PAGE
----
In undertaking this eleventh edition, I have been guided, as Professor Hollister was before me, by the conviction that this textbook should reﬂect historical consensus more than daring new opinions. The book remains ﬁrmly focused on the medieval West, with Byzantium and Islam playing supporting roles. Some textbooks now embrace all three civilizations at once, but in my view that juggling can be accomplished only with considerable sacriﬁce of depth and nuance. We shall never lose sight in this textbook of the neighbors of medieval Christendom, but Byzantium and Islam have their own larger histories that cannot be fully rehearsed in these few pages. With our feet ﬁrmly planted in the West, we can trace a more coherent and textured history, and we also have time for more consideration of women's history, social history, and the history of the Later Middle Ages. Rather than try to do it all, this textbook aims to excel at the straightforward task of understanding how the peoples of the medieval West built their world, understood it, and changed it.
This new edition incorporates many small revisions and several broad changes, including:
- Chapter 1 now accomplishes what it once took two chapters to do, thereby getting students more quickly to the world of the old Western Empire after 500.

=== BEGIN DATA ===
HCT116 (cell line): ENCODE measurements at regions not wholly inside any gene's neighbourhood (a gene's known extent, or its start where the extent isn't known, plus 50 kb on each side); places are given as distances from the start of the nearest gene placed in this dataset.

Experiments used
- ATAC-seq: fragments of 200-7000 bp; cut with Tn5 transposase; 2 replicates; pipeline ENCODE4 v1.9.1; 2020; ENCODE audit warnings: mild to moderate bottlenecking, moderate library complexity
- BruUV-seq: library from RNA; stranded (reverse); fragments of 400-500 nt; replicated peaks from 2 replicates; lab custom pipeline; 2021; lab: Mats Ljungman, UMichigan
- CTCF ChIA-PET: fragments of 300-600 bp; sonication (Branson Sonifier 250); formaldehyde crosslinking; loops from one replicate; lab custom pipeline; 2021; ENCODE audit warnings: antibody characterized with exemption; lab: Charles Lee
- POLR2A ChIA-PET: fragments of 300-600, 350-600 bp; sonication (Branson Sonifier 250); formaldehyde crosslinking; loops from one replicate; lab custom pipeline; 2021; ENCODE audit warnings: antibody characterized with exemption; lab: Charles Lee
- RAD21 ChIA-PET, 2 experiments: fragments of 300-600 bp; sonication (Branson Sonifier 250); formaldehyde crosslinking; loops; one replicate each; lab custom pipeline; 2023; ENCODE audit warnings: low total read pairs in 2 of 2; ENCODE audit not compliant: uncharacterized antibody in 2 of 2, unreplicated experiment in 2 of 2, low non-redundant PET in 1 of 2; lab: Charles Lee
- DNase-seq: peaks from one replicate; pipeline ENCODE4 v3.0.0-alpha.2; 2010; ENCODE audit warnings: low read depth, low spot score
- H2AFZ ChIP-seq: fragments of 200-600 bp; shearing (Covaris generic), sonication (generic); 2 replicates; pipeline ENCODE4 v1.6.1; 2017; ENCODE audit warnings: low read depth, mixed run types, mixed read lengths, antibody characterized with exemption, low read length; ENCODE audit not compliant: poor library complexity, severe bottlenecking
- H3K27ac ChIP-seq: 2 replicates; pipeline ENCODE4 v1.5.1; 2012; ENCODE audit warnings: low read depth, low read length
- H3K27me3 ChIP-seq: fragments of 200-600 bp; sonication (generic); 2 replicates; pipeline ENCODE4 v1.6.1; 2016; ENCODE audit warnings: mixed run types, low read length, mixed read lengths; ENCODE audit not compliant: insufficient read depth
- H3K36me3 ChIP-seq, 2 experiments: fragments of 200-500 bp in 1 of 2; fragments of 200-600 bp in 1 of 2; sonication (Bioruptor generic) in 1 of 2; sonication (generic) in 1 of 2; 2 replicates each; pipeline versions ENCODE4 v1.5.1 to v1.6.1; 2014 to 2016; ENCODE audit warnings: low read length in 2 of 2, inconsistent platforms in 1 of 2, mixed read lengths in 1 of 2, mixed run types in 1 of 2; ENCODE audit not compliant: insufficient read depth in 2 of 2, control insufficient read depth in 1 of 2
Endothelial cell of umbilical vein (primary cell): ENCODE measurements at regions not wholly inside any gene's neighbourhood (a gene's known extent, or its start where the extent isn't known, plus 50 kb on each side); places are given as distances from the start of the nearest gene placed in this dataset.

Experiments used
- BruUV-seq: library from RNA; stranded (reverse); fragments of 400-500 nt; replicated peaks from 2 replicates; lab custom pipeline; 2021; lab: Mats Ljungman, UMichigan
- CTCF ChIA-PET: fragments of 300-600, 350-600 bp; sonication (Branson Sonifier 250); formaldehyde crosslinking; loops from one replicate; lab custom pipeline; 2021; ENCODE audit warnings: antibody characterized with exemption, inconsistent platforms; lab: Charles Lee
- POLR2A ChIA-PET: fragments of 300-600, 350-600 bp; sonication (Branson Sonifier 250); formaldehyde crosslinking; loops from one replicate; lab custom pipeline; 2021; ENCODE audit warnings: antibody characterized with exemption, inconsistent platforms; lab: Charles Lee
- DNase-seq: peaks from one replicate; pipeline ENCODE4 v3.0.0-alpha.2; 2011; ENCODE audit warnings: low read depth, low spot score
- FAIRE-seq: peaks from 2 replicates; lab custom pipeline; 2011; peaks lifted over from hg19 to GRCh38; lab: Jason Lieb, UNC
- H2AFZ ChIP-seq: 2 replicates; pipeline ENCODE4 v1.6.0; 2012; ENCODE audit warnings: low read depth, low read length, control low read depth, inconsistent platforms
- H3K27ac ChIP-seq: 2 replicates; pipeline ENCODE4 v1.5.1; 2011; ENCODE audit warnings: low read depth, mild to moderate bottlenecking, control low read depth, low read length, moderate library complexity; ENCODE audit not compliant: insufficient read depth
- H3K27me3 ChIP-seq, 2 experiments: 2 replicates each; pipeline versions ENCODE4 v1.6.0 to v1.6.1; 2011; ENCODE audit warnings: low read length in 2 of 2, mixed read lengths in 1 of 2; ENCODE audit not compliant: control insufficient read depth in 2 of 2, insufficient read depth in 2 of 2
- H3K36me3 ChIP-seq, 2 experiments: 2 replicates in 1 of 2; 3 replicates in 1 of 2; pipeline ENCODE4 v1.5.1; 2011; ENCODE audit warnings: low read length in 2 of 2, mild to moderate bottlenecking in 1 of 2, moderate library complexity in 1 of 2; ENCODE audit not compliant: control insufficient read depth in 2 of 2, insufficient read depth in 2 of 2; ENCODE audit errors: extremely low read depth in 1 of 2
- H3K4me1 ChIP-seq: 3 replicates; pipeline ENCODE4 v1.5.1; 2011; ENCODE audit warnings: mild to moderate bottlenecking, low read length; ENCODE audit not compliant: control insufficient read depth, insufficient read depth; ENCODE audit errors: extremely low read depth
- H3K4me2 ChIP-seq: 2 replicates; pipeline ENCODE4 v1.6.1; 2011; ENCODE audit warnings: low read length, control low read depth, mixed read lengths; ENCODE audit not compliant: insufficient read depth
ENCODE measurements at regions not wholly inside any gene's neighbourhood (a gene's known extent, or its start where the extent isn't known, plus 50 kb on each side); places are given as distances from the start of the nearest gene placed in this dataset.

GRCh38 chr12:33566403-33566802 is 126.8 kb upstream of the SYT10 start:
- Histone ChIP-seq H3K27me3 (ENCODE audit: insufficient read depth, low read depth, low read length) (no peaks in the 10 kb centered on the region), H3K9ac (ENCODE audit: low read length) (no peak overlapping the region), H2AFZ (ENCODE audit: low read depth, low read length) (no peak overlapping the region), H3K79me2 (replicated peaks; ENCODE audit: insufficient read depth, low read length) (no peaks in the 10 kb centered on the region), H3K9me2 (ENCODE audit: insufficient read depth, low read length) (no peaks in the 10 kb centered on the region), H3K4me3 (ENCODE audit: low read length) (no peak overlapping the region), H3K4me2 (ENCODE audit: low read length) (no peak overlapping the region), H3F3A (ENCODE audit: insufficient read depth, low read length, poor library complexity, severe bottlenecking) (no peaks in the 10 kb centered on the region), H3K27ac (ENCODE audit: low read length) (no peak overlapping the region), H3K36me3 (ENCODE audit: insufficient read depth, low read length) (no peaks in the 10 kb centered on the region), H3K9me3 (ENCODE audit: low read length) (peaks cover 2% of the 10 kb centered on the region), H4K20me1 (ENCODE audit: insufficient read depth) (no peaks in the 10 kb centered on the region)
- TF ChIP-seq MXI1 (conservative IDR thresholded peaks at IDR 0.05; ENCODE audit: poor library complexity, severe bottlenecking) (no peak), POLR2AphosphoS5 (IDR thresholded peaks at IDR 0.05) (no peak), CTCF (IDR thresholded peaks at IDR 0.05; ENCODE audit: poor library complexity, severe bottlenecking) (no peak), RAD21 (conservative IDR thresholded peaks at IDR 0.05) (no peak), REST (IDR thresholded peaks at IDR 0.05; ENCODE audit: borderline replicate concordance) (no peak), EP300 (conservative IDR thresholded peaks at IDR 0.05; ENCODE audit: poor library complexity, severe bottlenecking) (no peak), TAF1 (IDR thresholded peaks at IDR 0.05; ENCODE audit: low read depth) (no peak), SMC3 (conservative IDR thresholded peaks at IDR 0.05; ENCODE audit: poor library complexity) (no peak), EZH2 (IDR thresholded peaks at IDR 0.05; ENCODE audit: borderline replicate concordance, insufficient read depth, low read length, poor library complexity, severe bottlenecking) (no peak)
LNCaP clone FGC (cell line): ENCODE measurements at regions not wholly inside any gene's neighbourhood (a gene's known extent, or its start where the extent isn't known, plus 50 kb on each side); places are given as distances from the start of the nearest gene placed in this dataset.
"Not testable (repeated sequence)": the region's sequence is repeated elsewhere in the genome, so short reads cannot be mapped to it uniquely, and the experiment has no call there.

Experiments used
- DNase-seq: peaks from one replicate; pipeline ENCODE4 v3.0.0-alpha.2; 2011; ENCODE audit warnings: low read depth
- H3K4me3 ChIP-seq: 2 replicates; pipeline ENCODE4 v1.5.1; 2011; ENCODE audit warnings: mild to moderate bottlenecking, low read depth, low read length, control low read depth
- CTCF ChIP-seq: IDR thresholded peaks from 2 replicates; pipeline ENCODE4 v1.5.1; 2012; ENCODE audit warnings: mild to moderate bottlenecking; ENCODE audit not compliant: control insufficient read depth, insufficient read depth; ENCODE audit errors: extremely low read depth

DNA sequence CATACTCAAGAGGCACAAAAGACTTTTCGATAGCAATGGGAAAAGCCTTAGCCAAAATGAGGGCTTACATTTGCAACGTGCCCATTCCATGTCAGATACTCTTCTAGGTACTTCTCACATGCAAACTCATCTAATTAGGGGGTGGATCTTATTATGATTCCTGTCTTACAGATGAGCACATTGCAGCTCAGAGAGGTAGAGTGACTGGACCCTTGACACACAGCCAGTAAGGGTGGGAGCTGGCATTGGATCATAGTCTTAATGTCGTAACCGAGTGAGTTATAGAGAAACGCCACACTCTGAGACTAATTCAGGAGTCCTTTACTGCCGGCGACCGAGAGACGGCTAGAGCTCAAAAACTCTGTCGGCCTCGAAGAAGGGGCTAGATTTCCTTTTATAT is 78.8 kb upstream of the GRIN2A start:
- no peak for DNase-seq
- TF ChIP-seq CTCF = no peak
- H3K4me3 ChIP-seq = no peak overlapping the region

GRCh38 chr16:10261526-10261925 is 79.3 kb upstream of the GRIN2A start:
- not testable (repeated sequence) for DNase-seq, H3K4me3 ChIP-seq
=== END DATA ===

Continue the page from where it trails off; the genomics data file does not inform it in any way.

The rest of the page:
- Introductions to the three parts of the textbook—Early Middle Ages, Central Middle Ages, and Later Middle Ages—have been trimmed and integrated into the main text, thereby smoothing transitions.
- A new Chapter 7 now treats the papacy on its own, offering students a stronger and more cohesive narrative.
- Chapter 9 now incorporates the history of all medieval polities, putting especially the Holy Roman Empire on par with England and France .
- The visual material has been substantially reworked, with more images than ever before and many new ones.
- The biographical sketches have been reworked and tightened to encourage more student use.
- Bibliographies have been moved from this print edition and placed on a Web site (MedievalEuropeOnline.com) where I can regularly update them for use by students and teachers.
- Citations to all quotations have also similarly moved to MedievalEuropeOnline.com. This saves paper and costs, while also ensuring that students intrigued by a quote may still put their hands on a modern translation.
- Lists of monarchs and popes have been added in boxes in the relevant chapters. For those who prefer the old, integrated lists, they are still available